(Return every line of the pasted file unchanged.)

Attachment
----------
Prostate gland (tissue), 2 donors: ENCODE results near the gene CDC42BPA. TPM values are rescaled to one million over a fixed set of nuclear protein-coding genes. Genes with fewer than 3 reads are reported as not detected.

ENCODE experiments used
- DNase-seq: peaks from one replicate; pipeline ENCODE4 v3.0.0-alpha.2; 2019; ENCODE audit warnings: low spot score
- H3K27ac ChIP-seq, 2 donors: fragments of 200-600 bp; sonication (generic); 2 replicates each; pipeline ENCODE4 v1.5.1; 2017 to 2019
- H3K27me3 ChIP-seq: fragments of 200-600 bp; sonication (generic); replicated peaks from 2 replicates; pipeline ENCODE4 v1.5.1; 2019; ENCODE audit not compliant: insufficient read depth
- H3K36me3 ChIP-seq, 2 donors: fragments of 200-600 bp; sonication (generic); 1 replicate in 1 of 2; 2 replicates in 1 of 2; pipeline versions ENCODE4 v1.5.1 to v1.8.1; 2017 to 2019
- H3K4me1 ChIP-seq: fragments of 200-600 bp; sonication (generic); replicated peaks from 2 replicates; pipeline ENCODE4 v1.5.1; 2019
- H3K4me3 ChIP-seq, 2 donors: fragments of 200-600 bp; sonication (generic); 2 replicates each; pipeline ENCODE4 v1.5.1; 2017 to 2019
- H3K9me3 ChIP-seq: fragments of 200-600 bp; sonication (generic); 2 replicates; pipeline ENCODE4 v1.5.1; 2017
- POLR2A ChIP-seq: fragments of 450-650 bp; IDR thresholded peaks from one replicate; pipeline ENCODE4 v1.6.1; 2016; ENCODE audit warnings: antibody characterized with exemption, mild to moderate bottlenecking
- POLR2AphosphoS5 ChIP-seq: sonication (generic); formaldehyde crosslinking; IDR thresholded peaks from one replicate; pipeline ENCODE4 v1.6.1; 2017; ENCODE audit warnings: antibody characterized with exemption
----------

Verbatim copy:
Prostate gland (tissue), 2 donors: ENCODE results near the gene CDC42BPA. TPM values are rescaled to one million over a fixed set of nuclear protein-coding genes. Genes with fewer than 3 reads are reported as not detected.

ENCODE experiments used
- DNase-seq: peaks from one replicate; pipeline ENCODE4 v3.0.0-alpha.2; 2019; ENCODE audit warnings: low spot score
- H3K27ac ChIP-seq, 2 donors: fragments of 200-600 bp; sonication (generic); 2 replicates each; pipeline ENCODE4 v1.5.1; 2017 to 2019
- H3K27me3 ChIP-seq: fragments of 200-600 bp; sonication (generic); replicated peaks from 2 replicates; pipeline ENCODE4 v1.5.1; 2019; ENCODE audit not compliant: insufficient read depth
- H3K36me3 ChIP-seq, 2 donors: fragments of 200-600 bp; sonication (generic); 1 replicate in 1 of 2; 2 replicates in 1 of 2; pipeline versions ENCODE4 v1.5.1 to v1.8.1; 2017 to 2019
- H3K4me1 ChIP-seq: fragments of 200-600 bp; sonication (generic); replicated peaks from 2 replicates; pipeline ENCODE4 v1.5.1; 2019
- H3K4me3 ChIP-seq, 2 donors: fragments of 200-600 bp; sonication (generic); 2 replicates each; pipeline ENCODE4 v1.5.1; 2017 to 2019
- H3K9me3 ChIP-seq: fragments of 200-600 bp; sonication (generic); 2 replicates; pipeline ENCODE4 v1.5.1; 2017
- POLR2A ChIP-seq: fragments of 450-650 bp; IDR thresholded peaks from one replicate; pipeline ENCODE4 v1.6.1; 2016; ENCODE audit warnings: antibody characterized with exemption, mild to moderate bottlenecking
- POLR2AphosphoS5 ChIP-seq: sonication (generic); formaldehyde crosslinking; IDR thresholded peaks from one replicate; pipeline ENCODE4 v1.6.1; 2017; ENCODE audit warnings: antibody characterized with exemption